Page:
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I've been there two times. The first times, I was not at ALL impressed. I'd been told it's nothing like a Michaels or Hobby Lobby. But it was just like a big strip mall, and all, but all I really saw were jewelry stores (like gold rings, gold necklaces, gold earrrings), stores selling beading supplies, lingerie stores, and watch repair shops. I was a little disappointed. But then one of my colleagues told me I needed to go up to the top floor (4 andar). I went back a week and a half ago, and was pleasantly surprised. Art Nobre (I think that's the name) at the very top had a very good selection of things. I wouldn't recommend taking kids there (it's busy, lots of stairs to climb because the elevator had a HUGE line), but you can find a pretty dang good collection of crafty things, and get ideas for projects, and if you have the resources, time and an ounce of creativity in you, you can probably make some things that won't end up in the trash

Saturday, August 20, 2011

Paying INSS online

Domestic help is a part of middle class life in Brazil. Those with the means hire house cleaners, nannies, dog walkers, gardeners, and even extra weekend help to cover when the normal help has their days off! When I started working, the first thing we did was hire someone to help. And I remember how wonderful it felt to have someone help me with the dishes and laundry, and someone who knew the products and in general, how things work in these here parts. What a gift.

And with this gift comes a responsibility: paying the benefits. I had a HELL of a time figuring out how to pay INSS (or Previdência Social) online. It's essentially the benefit that employees get, like Social Security, when they retire. It's mandatory to pay into the INSS of your hired help. I still have no idea what "INSS" stands for, but once I learned that it's also called "GPS" things got a little easier. So here is what I do:

1. Log into your bank account (I have ITAU).
2. Click on "pagamentos," and then "GPS" or "impostos ou tributos" (it is a tax, after all).
3. Click on "federais" (or GPS). It's a federal tax.
4. Then you have to enter the information for your employee. This is the "identificador" on the bank website. This number can be found on your employees Carteira (work papers). It is the "PIS" number. If your employee is older (like, older than 40 years old), you will need to confirm this number with them. If your bank does not accept the number, you may need to add three zeroes (000) to the beginning. You can go to this website to check to see if your employee is registered:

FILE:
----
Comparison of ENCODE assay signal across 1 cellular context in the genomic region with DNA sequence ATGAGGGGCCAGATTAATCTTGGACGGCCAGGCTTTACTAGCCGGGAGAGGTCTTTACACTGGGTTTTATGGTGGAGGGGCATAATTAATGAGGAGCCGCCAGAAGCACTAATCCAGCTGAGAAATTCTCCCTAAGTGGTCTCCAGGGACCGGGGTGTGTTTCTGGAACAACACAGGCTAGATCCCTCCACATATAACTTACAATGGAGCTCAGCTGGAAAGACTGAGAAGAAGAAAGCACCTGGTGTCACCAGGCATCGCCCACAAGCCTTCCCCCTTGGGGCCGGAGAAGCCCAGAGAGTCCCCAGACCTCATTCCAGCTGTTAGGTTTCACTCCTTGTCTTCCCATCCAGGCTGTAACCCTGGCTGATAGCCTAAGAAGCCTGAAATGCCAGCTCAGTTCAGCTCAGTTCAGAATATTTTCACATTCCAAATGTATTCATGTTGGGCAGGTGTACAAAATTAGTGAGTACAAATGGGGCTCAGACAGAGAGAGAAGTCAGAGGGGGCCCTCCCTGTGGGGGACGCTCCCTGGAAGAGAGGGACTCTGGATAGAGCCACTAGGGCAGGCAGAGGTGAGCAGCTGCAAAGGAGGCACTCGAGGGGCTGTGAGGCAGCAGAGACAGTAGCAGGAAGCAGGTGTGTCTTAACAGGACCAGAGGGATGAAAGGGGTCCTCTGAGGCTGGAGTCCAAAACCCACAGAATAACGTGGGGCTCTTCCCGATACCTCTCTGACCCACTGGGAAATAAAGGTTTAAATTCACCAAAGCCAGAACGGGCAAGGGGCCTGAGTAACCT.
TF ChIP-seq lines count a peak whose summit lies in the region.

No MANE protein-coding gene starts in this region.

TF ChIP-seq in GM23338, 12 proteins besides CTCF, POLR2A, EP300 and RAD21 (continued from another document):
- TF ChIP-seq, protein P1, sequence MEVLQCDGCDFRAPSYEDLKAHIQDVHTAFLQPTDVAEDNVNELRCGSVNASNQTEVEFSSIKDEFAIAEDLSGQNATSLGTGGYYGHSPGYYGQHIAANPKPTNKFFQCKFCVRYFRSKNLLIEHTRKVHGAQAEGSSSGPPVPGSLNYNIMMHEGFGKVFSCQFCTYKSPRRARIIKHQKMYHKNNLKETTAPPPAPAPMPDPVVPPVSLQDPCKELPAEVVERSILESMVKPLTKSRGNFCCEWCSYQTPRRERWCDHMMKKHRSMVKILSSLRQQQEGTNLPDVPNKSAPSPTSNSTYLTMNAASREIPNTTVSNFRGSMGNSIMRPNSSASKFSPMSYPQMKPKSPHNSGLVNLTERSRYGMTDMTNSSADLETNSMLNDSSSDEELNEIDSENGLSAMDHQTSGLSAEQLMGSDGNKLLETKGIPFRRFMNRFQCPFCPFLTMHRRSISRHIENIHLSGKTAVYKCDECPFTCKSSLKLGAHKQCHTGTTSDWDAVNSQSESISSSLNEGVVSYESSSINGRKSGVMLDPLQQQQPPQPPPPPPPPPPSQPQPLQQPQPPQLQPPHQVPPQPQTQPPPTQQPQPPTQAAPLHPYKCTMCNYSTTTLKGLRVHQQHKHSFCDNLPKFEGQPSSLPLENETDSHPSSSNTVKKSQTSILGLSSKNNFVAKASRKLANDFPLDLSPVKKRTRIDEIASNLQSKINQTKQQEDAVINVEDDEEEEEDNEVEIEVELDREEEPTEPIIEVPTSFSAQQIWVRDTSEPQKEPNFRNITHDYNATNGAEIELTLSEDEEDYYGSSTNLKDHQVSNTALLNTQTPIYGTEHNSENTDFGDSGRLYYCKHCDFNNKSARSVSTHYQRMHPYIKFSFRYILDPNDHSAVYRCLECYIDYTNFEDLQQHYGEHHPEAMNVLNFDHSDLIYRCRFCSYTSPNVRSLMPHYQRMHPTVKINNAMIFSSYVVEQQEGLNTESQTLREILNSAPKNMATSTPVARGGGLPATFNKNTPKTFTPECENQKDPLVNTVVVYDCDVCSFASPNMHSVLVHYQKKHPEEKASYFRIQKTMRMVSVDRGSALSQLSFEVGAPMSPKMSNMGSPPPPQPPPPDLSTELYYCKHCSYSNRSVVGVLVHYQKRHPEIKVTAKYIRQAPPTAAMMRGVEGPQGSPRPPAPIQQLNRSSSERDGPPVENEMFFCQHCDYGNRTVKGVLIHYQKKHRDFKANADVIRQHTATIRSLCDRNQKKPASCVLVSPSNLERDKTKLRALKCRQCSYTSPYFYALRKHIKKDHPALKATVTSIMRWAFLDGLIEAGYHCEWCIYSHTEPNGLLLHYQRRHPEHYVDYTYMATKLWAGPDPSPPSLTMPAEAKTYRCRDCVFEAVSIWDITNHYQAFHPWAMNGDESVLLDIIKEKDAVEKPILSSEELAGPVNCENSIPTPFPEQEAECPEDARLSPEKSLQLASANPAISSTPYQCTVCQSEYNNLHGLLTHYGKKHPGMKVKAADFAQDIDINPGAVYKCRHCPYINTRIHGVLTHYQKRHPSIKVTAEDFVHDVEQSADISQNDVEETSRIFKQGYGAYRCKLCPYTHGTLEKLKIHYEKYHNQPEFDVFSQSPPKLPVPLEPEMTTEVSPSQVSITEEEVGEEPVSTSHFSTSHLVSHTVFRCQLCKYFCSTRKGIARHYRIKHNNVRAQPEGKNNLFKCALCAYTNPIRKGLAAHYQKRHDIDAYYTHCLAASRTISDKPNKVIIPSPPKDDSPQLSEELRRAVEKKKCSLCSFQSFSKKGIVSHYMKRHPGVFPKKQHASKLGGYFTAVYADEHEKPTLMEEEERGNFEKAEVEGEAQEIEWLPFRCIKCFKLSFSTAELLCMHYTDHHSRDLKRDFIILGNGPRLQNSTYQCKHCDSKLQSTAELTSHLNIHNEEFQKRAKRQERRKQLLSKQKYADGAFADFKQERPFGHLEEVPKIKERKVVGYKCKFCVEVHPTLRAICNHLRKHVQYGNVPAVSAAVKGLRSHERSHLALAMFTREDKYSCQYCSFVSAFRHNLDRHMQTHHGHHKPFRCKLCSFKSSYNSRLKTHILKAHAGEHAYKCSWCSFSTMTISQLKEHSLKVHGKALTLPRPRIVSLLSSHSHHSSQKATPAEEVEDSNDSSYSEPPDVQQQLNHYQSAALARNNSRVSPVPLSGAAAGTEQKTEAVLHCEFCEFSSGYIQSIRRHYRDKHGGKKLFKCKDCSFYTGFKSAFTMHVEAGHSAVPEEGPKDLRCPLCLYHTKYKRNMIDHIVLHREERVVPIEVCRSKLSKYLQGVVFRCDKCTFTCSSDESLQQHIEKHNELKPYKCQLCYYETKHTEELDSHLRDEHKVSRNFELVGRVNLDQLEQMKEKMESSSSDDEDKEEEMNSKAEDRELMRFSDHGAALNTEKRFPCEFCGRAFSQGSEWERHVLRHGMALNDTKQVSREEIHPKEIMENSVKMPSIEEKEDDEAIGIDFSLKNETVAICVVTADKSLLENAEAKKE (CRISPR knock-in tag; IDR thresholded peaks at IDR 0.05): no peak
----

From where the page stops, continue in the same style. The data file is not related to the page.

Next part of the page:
5. The Código do pagamento for domestic workers is "1600."
6. The minimum value may have to be 20% of the minimum salary (i.e. 20% of R$545 or R$109) in order for the payment to post.
7. Make sure you have a total value (Valor arrecadado).
8. Post the payment, but make sure to save a copy of the payment for your records. When in doubt in Brazil, ALWAYS make copies, save copies, print copies. You get my drift.

The payment needs to be made each month, and before the 15th of the month.

Now of course, this was all done mid-year, with a new employee, and I have not triple-checked my facts. But hopefully, maybe, JUST MAYBE, this will help someone out there who is pulling their hair out and feeling stuck.

Friday, August 19, 2011

How to repair broken Havianas

When we moved to Brazil, I brought my cheap, Old Navy flip-flops. I'd heard of Havianas, but I thought, "really? what is the big deal about flip-flops?" I used to have lots of problems with my feet, so I didn't really wear flip-flops all that much anyway. Then, my husband bought me a pair for Christmas 2010. My husband routinely buys me gifts that at first I'm not too impressed with, and then they really grow on me. I have to say that these flip-flops are amazing! He got me a pair that has a little thicker sole, with more support. They feel great. But then sadly, a few months ago they broke like this:

I went back to the store where he bought them, and they said I'd just have to buy another pair. I loved them so much, I was willing to shell out the R$30 so I could go back to being comfortable. A few days later, I was riding the bus downtown, and I saw someone on the street corner, selling shoe laces and something else. Replacement straps for Havaianas! Thankfully I hadn't thrown away my old pair, and as luck would have it, a few days later my new pair broke in the same way. And my husband's pair broke too. Last week I finally got around to making a trip downtown, and found a shoelace salesman/Havaiana repairman. For about R$10, I was able to get all 3 pair fixed. I really love how Brazilians will fix things rather than throw them away and buy another. And my feet are happy again.